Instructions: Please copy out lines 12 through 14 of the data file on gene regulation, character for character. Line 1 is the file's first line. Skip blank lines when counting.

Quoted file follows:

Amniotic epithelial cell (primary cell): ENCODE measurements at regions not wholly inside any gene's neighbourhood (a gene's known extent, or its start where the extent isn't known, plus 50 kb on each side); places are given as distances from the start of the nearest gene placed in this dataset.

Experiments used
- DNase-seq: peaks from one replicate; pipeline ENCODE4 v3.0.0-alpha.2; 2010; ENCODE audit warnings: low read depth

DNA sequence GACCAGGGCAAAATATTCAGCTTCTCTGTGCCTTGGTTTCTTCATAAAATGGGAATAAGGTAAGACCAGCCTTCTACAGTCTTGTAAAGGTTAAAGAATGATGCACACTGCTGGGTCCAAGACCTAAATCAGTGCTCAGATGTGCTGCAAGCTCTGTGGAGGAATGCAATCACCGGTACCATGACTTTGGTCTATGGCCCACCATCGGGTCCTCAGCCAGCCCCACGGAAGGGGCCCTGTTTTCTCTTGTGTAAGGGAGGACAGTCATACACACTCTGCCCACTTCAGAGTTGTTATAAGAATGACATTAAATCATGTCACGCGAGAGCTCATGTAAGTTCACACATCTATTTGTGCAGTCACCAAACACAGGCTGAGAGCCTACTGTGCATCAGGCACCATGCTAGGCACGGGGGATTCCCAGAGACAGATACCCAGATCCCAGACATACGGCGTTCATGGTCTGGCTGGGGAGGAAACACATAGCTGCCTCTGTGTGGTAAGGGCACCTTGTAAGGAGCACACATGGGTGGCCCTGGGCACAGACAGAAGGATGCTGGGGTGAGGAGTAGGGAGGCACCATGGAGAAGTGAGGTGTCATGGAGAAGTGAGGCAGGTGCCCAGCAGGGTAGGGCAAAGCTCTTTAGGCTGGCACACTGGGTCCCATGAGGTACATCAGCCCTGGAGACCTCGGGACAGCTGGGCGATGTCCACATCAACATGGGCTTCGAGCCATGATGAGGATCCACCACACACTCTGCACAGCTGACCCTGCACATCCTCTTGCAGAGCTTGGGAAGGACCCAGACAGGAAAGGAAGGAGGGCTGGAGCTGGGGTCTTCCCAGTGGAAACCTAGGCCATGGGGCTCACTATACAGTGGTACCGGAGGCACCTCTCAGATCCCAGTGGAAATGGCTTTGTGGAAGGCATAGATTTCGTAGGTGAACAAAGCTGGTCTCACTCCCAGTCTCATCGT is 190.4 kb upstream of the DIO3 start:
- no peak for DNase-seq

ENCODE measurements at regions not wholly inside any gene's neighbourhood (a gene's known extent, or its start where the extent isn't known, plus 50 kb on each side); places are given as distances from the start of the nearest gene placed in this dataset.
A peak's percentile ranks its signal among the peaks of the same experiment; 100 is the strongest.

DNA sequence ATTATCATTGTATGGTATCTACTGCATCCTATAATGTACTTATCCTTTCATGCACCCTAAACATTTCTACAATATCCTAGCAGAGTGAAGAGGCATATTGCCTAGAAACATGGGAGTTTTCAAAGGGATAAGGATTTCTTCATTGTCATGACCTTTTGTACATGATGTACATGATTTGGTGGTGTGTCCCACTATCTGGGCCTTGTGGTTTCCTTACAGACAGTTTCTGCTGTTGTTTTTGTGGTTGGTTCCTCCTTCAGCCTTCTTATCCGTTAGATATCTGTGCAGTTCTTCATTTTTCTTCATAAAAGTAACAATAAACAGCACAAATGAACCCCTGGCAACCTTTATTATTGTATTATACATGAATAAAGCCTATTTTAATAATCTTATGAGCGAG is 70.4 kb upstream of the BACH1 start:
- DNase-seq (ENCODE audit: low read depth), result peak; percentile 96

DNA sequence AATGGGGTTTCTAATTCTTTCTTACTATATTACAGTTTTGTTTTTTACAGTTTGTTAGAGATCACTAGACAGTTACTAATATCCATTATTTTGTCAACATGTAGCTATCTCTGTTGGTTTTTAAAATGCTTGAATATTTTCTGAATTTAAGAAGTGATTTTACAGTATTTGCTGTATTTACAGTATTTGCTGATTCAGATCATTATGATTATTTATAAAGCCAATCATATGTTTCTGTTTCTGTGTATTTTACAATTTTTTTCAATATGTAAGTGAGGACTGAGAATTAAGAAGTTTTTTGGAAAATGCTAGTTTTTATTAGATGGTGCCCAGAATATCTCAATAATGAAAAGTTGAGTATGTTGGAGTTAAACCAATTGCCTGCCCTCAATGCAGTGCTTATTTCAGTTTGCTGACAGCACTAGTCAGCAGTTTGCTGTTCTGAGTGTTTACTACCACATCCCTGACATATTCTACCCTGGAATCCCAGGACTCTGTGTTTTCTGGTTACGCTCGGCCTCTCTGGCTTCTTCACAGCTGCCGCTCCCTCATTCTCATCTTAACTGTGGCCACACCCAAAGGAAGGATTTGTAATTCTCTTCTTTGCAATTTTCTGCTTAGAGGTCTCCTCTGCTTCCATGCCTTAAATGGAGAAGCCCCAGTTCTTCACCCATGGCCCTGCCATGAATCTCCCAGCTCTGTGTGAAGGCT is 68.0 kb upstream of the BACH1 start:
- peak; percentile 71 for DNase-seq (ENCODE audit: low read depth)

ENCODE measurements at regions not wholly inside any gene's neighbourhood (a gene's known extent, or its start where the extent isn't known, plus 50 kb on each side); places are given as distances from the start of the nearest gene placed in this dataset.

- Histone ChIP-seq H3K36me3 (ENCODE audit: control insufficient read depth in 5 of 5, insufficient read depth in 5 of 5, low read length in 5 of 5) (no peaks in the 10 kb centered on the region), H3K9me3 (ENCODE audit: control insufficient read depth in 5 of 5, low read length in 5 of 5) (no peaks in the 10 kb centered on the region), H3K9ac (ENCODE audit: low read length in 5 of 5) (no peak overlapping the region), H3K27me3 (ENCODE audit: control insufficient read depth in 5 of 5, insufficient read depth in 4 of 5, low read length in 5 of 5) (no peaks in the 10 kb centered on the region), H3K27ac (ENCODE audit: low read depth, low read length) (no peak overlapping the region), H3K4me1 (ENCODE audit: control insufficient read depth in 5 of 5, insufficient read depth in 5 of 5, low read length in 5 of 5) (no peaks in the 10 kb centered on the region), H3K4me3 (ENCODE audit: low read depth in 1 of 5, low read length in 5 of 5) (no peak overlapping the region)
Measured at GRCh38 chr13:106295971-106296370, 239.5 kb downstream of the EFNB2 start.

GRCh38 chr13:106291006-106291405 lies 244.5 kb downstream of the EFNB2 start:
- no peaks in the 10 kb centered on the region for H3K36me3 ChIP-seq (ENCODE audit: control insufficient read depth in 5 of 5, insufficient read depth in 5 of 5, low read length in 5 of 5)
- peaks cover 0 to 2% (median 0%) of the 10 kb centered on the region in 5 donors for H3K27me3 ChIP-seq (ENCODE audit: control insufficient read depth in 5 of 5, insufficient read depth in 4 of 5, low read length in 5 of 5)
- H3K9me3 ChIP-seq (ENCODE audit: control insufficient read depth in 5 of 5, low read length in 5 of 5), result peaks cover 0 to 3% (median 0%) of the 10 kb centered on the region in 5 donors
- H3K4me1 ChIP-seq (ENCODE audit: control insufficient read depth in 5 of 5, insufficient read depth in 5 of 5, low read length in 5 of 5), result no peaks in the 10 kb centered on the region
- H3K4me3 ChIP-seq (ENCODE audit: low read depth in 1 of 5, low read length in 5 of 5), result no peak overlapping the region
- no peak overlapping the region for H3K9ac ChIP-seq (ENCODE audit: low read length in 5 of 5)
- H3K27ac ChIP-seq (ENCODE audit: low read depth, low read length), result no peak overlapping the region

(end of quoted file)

ENCODE measurements at regions not wholly inside any gene's neighbourhood (a gene's known extent, or its start where the extent isn't known, plus 50 kb on each side); places are given as distances from the start of the nearest gene placed in this dataset.

- Histone ChIP-seq H3K36me3 (ENCODE audit: control insufficient read depth in 5 of 5, insufficient read depth in 5 of 5, low read length in 5 of 5) (no peaks in the 10 kb centered on the region), H3K9me3 (ENCODE audit: control insufficient read depth in 5 of 5, low read length in 5 of 5) (no peaks in the 10 kb centered on the region), H3K9ac (ENCODE audit: low read length in 5 of 5) (no peak overlapping the region), H3K27me3 (ENCODE audit: control insufficient read depth in 5 of 5, insufficient read depth in 4 of 5, low read length in 5 of 5) (no peaks in the 10 kb centered on the region), H3K27ac (ENCODE audit: low read depth, low read length) (no peak overlapping the region), H3K4me1 (ENCODE audit: control insufficient read depth in 5 of 5, insufficient read depth in 5 of 5, low read length in 5 of 5) (no peaks in the 10 kb centered on the region), H3K4me3 (ENCODE audit: low read depth in 1 of 5, low read length in 5 of 5) (no peak overlapping the region)
Measured at GRCh38 chr13:106295971-106296370, 239.5 kb downstream of the EFNB2 start.